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Abstract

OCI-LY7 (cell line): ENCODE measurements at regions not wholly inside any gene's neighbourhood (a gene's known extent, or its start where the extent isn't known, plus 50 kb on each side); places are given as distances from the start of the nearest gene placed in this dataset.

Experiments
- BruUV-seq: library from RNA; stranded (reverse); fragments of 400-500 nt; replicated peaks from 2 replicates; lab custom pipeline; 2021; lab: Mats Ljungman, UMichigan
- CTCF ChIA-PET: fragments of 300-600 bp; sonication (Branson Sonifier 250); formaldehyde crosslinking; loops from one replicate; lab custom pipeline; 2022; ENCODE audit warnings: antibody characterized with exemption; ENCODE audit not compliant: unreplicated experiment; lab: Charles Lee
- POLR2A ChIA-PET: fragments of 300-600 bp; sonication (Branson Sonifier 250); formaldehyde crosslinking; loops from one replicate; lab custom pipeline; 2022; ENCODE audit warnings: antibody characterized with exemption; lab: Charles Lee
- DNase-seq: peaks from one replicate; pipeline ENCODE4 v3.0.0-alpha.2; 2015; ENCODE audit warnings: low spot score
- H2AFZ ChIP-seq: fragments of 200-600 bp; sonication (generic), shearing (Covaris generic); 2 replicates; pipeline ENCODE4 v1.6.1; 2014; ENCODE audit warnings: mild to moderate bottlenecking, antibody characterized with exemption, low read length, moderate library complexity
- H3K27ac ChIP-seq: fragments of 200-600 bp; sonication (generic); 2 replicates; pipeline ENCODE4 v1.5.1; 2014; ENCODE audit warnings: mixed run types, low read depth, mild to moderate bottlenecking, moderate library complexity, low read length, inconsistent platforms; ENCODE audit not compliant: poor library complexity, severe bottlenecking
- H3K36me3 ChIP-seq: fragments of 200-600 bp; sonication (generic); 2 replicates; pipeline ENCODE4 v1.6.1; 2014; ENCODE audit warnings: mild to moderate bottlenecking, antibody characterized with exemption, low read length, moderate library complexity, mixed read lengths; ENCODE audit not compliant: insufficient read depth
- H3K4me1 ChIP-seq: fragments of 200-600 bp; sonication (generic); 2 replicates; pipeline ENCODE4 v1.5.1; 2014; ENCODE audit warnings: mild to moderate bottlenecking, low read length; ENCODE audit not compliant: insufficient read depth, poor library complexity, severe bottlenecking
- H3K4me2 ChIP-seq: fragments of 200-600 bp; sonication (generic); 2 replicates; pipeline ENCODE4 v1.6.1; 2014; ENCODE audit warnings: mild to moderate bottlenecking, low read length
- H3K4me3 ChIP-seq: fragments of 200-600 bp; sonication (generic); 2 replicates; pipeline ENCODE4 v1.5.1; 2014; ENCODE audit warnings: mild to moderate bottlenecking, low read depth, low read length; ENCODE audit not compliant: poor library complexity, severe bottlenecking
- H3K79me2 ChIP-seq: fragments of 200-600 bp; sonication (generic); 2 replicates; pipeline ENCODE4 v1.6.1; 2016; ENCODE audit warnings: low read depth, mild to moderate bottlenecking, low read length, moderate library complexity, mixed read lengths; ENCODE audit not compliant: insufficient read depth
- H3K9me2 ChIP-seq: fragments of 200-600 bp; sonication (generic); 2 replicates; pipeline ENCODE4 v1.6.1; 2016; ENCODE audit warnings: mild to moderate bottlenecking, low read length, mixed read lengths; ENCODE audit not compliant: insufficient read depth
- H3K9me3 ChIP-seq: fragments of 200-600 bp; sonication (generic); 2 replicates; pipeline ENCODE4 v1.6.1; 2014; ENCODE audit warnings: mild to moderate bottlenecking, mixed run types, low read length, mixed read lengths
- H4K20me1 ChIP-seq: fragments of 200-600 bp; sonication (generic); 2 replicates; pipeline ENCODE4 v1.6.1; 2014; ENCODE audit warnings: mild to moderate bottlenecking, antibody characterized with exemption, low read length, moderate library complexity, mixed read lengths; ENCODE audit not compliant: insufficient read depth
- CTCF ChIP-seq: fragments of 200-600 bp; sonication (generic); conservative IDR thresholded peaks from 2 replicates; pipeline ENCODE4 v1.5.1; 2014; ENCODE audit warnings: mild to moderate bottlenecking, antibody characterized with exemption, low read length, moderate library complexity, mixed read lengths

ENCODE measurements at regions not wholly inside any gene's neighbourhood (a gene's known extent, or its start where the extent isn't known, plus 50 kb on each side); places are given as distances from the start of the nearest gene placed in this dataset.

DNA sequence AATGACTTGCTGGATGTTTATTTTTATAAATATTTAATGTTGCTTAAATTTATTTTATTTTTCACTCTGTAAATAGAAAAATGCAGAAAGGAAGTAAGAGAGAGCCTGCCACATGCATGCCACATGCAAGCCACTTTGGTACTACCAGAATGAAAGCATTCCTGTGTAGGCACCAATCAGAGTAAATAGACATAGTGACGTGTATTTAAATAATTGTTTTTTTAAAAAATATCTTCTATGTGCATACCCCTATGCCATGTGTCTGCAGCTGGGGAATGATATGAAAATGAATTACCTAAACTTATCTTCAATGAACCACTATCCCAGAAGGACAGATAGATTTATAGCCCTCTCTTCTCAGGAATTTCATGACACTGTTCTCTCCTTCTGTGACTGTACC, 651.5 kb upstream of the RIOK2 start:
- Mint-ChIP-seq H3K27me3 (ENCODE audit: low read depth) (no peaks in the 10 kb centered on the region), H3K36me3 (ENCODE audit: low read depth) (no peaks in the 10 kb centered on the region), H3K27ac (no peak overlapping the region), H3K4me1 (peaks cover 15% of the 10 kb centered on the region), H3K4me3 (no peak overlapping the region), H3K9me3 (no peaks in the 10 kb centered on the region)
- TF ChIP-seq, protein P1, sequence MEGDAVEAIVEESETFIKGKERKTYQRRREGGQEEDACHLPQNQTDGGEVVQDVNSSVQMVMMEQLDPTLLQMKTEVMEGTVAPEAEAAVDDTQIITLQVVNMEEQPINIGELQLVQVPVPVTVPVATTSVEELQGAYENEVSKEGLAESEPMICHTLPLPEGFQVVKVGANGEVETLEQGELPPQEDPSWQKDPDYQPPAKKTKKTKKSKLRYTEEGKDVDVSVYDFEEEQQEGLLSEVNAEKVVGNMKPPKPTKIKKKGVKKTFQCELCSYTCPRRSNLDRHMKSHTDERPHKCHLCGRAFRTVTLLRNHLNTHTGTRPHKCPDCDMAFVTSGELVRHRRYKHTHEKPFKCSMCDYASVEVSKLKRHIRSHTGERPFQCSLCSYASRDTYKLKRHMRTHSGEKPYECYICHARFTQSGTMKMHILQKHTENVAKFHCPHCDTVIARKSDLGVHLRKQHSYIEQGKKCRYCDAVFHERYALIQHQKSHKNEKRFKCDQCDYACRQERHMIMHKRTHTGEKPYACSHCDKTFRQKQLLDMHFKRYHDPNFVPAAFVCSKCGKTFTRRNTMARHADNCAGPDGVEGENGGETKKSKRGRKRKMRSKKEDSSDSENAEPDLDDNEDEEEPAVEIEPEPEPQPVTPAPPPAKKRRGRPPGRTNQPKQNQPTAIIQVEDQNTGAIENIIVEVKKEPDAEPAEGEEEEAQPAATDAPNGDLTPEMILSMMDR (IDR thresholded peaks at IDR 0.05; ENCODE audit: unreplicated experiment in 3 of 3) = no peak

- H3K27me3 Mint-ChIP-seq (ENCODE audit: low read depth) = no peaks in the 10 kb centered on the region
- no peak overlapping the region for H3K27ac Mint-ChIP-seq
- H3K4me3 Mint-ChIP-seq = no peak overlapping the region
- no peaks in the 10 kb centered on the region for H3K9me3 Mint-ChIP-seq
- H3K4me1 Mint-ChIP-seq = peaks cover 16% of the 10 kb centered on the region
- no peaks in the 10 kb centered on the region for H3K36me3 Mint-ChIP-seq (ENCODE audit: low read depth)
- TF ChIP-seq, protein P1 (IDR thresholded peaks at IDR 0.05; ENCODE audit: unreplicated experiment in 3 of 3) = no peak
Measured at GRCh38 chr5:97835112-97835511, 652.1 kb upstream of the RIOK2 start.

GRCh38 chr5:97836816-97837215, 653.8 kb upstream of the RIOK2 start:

U.S. financial regulators are considering exempting foreign government obligations from the Volcker Rule’s prohibition on proprietary trading. Bank Holding Company Act § 13(d)(1)(J), added by Section 619 of the Dodd-Frank Wall Street Reform and Consumer Protection Act, governs such exemptions and sets a very high standard for regulators seeking to utilize them. This provision requires that four regulatory agencies unanimously agree to the exemption and determine that it satisfies a strict substantive standard—that it “promote[s] and protect[s] the safety and soundness of the banking entity and the financial stability of the United States.” Regulators may jointly agree to make such an exemption for sovereign debt because they are facing intense political pressure to do so. Foreign governments, including several close allies of the United States, have spoken out publicly against the Volcker Rule. These governments are asking U.S. regulators to exempt sovereign debt from the trading prohibitions of the Volcker Rule because of the adverse effects it will have on their debt markets. Their concerns support the case that the substantive standard in § 13(d)(1)(J) is satisfied.

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